The real world of no model years for outboard motors and great customer service
I recently got a boat delivered to me. It was a custom order that I was very pleased to have earned. In the current marketplace it was for a custom Bass Boat, a market we are just breaking into with one of the high level manufacturers. It had been ordered in the “official” 2008 model year and; therefore, was priced at 2008 pricing.
It was ordered with a specific motor. It was a motor from one of the companies that I feel is strong-arming the industry in a number of ways. One of which is the lack of model year. So far no one has convinced me it’s a good thing for anyone, but the motor manufacturers who have adopted this policy.
The boat was ordered with a 200 H.P. motor. That particular motor had undergone some changes in designation and marketing as a result of some real and perceived reliability issues. So it got a new name. And that was what was on the dealer’s order spreadsheet, and what the customer specifically ordered.
But the boat manufacturer [who stepped up to the plate with a big motor order ] was saddled with motors the motor manufacturer had marketed into obsolescence with no responsibility The pick system for the builder, no doubt, selected the oldest motor in stock. This was a huge and costly problem for the dealer and builder.
Motors that had been built one, two or three years prior to the boats manufacture are a problem for dealers. That date of manufacture plate does not lie. A customer wants a boat that matches the motors year and, especially important, the current version.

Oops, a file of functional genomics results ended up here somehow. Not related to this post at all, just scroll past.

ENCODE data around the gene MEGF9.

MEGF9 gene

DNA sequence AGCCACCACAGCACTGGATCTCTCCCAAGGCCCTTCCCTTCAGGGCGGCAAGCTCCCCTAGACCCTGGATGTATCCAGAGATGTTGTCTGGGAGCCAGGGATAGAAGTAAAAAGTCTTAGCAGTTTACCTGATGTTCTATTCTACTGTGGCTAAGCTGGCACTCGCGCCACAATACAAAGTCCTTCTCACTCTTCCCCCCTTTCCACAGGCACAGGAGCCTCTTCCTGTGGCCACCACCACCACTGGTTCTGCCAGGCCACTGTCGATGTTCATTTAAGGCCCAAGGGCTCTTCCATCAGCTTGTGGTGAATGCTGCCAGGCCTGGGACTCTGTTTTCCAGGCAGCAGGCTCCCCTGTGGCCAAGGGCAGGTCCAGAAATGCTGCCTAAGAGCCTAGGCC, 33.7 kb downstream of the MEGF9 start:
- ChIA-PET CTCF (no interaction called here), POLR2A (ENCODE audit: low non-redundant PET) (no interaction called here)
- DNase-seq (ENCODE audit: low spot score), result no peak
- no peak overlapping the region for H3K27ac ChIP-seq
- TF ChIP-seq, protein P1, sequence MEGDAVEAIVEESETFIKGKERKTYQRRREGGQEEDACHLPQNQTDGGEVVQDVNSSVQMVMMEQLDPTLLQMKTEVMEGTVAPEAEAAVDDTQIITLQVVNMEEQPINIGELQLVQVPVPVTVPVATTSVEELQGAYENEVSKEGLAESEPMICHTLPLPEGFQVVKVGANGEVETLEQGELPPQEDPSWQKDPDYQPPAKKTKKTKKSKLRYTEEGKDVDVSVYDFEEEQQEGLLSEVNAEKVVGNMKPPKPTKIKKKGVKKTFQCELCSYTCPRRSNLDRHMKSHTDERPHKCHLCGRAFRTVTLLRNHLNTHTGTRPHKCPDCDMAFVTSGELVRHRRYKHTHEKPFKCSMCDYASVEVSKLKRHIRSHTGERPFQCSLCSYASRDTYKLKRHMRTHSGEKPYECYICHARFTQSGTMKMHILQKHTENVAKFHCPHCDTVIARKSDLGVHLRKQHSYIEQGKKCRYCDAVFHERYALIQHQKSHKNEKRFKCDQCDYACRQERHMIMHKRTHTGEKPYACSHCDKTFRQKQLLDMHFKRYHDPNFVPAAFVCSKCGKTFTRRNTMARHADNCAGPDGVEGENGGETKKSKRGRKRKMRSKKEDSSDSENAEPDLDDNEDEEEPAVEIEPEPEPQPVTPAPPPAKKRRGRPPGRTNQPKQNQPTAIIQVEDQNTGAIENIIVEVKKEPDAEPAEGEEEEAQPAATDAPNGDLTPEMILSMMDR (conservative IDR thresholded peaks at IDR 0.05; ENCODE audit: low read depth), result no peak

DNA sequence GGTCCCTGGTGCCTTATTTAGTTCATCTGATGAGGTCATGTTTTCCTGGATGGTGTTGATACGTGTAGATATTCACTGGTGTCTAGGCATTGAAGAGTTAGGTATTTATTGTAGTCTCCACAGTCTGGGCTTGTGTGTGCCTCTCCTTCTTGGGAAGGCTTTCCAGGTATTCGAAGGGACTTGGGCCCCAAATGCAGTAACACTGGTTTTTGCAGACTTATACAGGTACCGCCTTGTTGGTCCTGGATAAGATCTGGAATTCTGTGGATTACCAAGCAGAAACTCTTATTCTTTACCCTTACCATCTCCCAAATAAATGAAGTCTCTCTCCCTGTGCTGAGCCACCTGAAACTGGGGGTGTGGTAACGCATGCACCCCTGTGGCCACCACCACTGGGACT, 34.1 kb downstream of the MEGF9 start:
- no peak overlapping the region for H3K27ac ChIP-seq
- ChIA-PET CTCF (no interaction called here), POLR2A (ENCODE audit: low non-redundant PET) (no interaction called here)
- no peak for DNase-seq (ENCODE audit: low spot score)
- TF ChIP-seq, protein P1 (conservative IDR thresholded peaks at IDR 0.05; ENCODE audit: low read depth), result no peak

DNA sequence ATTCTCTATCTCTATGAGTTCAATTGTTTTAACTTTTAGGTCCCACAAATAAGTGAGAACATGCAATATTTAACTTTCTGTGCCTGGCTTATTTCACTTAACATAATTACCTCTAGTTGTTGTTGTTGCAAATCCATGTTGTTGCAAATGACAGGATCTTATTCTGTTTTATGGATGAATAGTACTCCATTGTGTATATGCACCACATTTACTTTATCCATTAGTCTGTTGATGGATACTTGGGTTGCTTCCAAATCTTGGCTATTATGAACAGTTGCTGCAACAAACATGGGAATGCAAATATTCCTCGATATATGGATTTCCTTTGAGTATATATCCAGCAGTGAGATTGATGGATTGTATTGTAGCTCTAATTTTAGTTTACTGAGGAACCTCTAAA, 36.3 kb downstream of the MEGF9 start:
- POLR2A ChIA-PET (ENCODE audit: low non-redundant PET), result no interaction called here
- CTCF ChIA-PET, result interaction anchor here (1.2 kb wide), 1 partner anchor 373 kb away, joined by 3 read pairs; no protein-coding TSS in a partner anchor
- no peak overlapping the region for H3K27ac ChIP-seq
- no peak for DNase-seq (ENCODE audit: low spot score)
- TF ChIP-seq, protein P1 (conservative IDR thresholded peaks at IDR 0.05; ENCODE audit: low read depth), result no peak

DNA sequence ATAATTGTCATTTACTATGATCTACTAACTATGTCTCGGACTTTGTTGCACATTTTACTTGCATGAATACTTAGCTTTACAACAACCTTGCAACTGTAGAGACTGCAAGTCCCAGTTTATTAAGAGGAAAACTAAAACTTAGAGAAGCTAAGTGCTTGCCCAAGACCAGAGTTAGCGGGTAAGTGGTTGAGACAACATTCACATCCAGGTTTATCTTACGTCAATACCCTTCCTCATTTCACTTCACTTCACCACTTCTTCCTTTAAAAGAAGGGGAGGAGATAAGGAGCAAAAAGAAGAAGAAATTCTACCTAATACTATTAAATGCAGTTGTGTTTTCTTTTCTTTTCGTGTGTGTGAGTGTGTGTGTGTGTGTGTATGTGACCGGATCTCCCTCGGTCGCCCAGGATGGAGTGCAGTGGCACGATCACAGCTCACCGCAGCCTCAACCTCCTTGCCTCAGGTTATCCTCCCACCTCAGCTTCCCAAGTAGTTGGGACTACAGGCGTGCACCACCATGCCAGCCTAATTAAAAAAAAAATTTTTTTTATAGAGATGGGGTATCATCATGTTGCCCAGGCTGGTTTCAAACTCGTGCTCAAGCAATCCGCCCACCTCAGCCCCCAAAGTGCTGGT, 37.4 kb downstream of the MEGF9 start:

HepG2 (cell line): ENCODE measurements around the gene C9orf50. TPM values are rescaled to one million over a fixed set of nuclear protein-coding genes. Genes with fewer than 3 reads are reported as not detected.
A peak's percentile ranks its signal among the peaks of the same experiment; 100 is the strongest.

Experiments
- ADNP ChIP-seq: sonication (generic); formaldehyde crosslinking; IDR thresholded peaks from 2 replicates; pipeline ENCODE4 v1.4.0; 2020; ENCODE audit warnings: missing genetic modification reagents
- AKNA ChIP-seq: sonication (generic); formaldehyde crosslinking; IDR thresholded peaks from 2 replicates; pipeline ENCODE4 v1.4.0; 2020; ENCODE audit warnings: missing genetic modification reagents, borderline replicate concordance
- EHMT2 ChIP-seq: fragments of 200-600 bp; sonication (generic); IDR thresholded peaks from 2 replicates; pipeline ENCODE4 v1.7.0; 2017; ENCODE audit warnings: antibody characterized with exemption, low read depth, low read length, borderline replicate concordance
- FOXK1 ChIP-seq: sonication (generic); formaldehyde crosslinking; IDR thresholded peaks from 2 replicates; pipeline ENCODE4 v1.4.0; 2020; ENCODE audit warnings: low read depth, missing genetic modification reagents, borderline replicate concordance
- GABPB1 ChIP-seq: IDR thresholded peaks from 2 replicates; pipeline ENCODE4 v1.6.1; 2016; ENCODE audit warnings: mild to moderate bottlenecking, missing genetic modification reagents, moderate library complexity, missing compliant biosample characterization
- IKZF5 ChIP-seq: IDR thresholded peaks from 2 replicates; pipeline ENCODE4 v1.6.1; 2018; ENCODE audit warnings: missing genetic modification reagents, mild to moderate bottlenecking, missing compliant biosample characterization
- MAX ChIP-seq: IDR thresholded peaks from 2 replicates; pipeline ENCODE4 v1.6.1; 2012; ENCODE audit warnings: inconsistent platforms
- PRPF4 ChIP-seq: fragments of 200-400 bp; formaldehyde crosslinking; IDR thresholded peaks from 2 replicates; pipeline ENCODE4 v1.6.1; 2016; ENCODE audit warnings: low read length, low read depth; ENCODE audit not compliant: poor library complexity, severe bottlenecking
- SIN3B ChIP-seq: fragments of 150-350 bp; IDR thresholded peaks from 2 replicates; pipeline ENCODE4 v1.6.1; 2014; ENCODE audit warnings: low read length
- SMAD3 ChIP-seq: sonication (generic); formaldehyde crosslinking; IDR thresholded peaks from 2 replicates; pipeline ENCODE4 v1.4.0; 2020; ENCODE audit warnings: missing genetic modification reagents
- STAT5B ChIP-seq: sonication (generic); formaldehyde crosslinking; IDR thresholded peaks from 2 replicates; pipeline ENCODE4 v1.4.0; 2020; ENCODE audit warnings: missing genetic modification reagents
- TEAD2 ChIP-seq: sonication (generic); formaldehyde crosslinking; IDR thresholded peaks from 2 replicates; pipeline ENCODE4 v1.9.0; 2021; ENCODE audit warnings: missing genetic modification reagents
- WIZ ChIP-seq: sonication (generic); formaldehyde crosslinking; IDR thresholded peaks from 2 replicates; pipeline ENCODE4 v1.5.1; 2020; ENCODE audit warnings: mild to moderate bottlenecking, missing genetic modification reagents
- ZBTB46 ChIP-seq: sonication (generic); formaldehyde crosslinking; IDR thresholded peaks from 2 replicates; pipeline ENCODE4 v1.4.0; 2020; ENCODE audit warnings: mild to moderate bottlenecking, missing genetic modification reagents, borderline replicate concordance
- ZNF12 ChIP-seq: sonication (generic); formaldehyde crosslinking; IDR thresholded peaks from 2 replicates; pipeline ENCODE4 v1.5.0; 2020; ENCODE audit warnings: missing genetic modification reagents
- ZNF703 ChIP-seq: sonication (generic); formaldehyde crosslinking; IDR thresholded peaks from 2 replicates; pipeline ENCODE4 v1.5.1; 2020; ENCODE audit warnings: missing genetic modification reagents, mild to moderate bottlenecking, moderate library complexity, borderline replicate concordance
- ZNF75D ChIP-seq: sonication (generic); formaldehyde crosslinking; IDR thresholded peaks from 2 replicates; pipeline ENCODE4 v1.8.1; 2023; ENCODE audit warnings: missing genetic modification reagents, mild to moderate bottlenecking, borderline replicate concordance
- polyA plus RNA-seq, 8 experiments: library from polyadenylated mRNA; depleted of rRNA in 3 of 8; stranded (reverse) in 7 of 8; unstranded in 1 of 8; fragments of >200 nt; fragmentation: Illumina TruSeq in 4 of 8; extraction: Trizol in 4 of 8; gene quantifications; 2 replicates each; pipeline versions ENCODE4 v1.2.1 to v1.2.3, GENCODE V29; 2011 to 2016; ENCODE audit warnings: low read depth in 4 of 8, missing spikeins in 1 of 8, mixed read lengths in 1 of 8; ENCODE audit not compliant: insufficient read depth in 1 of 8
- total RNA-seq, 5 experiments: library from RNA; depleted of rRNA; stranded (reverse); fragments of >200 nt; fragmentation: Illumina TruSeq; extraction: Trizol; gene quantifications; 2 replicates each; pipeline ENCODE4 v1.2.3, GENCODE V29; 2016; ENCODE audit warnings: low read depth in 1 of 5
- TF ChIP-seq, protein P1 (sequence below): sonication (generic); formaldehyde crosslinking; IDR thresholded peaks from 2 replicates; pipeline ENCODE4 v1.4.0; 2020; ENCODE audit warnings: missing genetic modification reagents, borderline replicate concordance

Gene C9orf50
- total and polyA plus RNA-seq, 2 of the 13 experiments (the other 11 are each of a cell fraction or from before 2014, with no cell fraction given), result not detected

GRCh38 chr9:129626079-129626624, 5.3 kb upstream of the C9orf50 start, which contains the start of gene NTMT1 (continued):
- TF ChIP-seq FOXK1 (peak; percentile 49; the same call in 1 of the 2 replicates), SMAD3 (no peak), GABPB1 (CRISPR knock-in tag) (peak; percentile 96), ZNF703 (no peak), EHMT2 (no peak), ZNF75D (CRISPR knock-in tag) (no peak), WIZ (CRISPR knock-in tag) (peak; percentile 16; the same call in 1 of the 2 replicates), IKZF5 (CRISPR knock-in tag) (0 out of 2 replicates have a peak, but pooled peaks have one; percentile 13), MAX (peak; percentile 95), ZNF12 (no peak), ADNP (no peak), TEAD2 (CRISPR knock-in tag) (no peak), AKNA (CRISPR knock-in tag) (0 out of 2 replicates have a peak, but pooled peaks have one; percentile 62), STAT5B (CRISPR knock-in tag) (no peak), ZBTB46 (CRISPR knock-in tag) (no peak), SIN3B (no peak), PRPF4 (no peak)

So where does the expense and superior customer service enter the picture?
It was delivered to us and a quick check revealed the non-current motor. [I will continue to use that term if the motor is a year or more older than the hull I.D].
I called the manufacturer and told them of the problem not too long after I had called my very excited customer that his boat had arrived. We were tracking the delivery and progress of the boat since the order. It took some time to hear that I was not being left alone with the wrong motor and disappointed customer. The boat manufacturer and I agreed to get the customer what was ordered. And do it quickly.
How do we accomplish this at 6 O’clock in the evening on a Monday? The manufacturer did not want the risk of shipping motors back and forth. The chances of damage and delay as well as wanting to be responsible for the fully rigged product they sell led us to a 525 mile trip to the factory.
At first I thought weeks of delay, and a lost deal with a custom boat and then I simply asked, “if my driver is there in the morning, will you replace the motor while he waits?” The answer was yes. The cost of that transportation would be more than half the dealer’s profit in the boat. With a great deal of respect and gratitude I will tell you the factory picked up our drivers tab and had a current motor in stock.
Ok now I am on the ground at 6 o’clock, replacing a shipping cover and making sure the boat is ready to go over a thousand miles rain or shine. Our driver said he would drive all night. The boat was back at the boat manufacturer’s rigging shop in less than 24 hours after it shipped. Our customer had no choice, but was certain we cared about his business.
The customer will get his boat for the weekend, and a dealer and boat manufacturer have had to jump through hoops to be heroes because model years have been eliminated. For the convenience of the motor manufacturers.